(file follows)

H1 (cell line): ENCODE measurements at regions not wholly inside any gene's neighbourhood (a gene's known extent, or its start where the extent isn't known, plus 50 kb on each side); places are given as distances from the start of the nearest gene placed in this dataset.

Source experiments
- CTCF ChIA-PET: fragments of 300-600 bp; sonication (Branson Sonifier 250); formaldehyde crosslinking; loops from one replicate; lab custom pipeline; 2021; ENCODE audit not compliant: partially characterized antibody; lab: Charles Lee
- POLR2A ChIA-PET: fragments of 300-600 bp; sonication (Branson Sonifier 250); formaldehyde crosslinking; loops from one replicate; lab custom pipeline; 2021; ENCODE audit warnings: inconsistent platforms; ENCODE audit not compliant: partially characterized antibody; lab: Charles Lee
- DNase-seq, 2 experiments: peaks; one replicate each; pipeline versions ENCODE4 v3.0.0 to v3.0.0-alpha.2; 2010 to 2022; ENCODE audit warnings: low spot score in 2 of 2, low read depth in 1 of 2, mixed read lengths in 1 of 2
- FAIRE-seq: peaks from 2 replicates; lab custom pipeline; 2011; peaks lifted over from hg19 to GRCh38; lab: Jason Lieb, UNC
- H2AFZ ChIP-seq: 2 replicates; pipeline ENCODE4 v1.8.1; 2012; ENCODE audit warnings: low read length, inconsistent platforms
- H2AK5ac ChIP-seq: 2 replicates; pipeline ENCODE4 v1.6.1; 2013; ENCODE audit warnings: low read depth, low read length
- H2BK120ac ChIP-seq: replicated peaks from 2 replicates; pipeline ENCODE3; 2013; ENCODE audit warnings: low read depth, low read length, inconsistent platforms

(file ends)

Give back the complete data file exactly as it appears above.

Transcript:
H1 (cell line): ENCODE measurements at regions not wholly inside any gene's neighbourhood (a gene's known extent, or its start where the extent isn't known, plus 50 kb on each side); places are given as distances from the start of the nearest gene placed in this dataset.

Source experiments
- CTCF ChIA-PET: fragments of 300-600 bp; sonication (Branson Sonifier 250); formaldehyde crosslinking; loops from one replicate; lab custom pipeline; 2021; ENCODE audit not compliant: partially characterized antibody; lab: Charles Lee
- POLR2A ChIA-PET: fragments of 300-600 bp; sonication (Branson Sonifier 250); formaldehyde crosslinking; loops from one replicate; lab custom pipeline; 2021; ENCODE audit warnings: inconsistent platforms; ENCODE audit not compliant: partially characterized antibody; lab: Charles Lee
- DNase-seq, 2 experiments: peaks; one replicate each; pipeline versions ENCODE4 v3.0.0 to v3.0.0-alpha.2; 2010 to 2022; ENCODE audit warnings: low spot score in 2 of 2, low read depth in 1 of 2, mixed read lengths in 1 of 2
- FAIRE-seq: peaks from 2 replicates; lab custom pipeline; 2011; peaks lifted over from hg19 to GRCh38; lab: Jason Lieb, UNC
- H2AFZ ChIP-seq: 2 replicates; pipeline ENCODE4 v1.8.1; 2012; ENCODE audit warnings: low read length, inconsistent platforms
- H2AK5ac ChIP-seq: 2 replicates; pipeline ENCODE4 v1.6.1; 2013; ENCODE audit warnings: low read depth, low read length
- H2BK120ac ChIP-seq: replicated peaks from 2 replicates; pipeline ENCODE3; 2013; ENCODE audit warnings: low read depth, low read length, inconsistent platforms